Solvang's streets and sidewalks, normally bustling with tourists, were deserted Friday as people ceased traveling amid shelter-at-home orders in an effort to halt the spread of the coronavirus.
Hotels were empty and closing their doors, as were businesses that had no customers and restaurants that had no one ordering food, although some remained open to provide food to go for pickup.
“This past week, the economy of Solvang has stopped — empty streets,” City Manager Xenia Bradford told the City Council during a special meeting Friday night to address the crisis. “Right now, the town is pretty much empty.”
In response, the Solvang City Council declared both a public health and an economic cessation emergency in the city, and set aside $250,000 to make loans of up to $5,000 to its small businesses struggling with no income but having to pay the same bills as at any other time.
The loans are designed to help businesses stay afloat until they can obtain disaster loans from the U.S. Small Business Administration and other sources that may be offering assistance.
Council members also agreed to waive all penalties for late payment of transient occupancy taxes for hotels that can prove a financial hardship, and to develop a TOT payment program to support economic recovery at least until May 30.
Facing major revenue losses from the transient occupancy and sales taxes that pay for most city services, the council also directed a realignment of the city staff to eliminate all but essential services in an effort to free up $1 million.
The unanimous decision didn’t specify what services would be eliminated nor how many, if any, of the city staff would be laid off in the cutback.
In a report to the council, Bradford noted the city’s annual general fund budget is $9.5 million, and the transient occupancy tax paid by hotels on room rentals, makes up nearly 50% of that at $4.5 million, with the sales tax accounting for another 15%.
General fund money pays for all general services, including law enforcement, administrative services, Parks and Recreation, Building and Planning and Public Works departments, capital improvement projects and infrastructure maintenance.
Bradford estimated the city’s monthly revenue at $500,000, and with commerce virtually shut down at least through April as a result of the orders issued by state, federal and county health agencies, the city is faced with losing a minimum of $1 million.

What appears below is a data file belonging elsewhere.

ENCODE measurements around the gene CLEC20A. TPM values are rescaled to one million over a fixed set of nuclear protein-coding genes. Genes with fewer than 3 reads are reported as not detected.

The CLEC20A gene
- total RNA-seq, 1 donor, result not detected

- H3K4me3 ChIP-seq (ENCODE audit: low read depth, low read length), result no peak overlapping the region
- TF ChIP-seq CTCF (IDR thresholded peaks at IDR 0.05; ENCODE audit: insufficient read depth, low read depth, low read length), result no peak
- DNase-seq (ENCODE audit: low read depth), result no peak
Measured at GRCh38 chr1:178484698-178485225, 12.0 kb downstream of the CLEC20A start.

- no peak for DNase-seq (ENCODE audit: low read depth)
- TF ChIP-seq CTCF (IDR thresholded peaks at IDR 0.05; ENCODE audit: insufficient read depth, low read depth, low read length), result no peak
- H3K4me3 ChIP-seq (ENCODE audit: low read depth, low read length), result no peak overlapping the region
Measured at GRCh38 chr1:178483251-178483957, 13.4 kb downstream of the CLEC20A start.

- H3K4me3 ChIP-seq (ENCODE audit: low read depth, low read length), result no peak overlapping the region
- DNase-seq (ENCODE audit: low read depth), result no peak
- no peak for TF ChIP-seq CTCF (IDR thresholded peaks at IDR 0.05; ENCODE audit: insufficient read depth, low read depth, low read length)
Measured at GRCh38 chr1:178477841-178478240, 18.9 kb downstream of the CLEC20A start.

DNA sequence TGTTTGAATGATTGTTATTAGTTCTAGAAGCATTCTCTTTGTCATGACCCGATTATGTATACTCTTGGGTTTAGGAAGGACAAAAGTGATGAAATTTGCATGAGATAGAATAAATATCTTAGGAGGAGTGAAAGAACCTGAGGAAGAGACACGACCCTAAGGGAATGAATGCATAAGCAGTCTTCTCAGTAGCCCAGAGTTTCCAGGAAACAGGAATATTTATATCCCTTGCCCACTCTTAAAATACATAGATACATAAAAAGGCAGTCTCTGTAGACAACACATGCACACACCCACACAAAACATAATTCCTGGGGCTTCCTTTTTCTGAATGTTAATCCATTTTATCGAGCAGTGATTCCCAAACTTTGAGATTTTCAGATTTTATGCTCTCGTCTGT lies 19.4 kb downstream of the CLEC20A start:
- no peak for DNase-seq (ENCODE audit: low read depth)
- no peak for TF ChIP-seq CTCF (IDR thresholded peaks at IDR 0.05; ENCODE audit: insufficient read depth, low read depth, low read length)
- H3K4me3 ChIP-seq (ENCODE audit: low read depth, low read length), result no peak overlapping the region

But she said she expects the economic cessation to continue even longer than two months and urged the council not to allocate too much to help businesses and residents because of the revenue loss the city is facing.
“After all the [economic] cessation, there’s also recovery, and that takes funds, too,” Mayor Ryan Toussaint said.
Council members said they want to provide help to residents who need it most and agreed not to shut off water and sewer service for nonpayment of bills from Feb. 1 through the end of the state of emergency and to waive all penalties for late payment.
The city will try to develop partnerships with lenders to prohibit foreclosures on those unable to make mortgage payments due to economic hardships and will work to create a recovery program that will provide training to workers who have lost their jobs.
“I want to be proactive and so if we need to add to this, we may have to,” said Mayor Pro Tem Robert Clarke. “It’s just all we can do for the people we live with.”
The city has put together a website that provides coronavirus resources and information to residents and businesses at www.solvangresources.com, and businesses can enter the hardships they’re encountering day by day so the city will have a record when it seeks emergency assistance.
Tracy Beard, executive director of the Solvang Chamber of Commerce, said the chamber also has put together a web page for businesses and consumers that tracks which restaurants and hotels are open and provides links to a wide range of COVID-19 resources.
To access the page, visit www.solvangcc.com and click on “COVID-19 Resource” at the top of the page.
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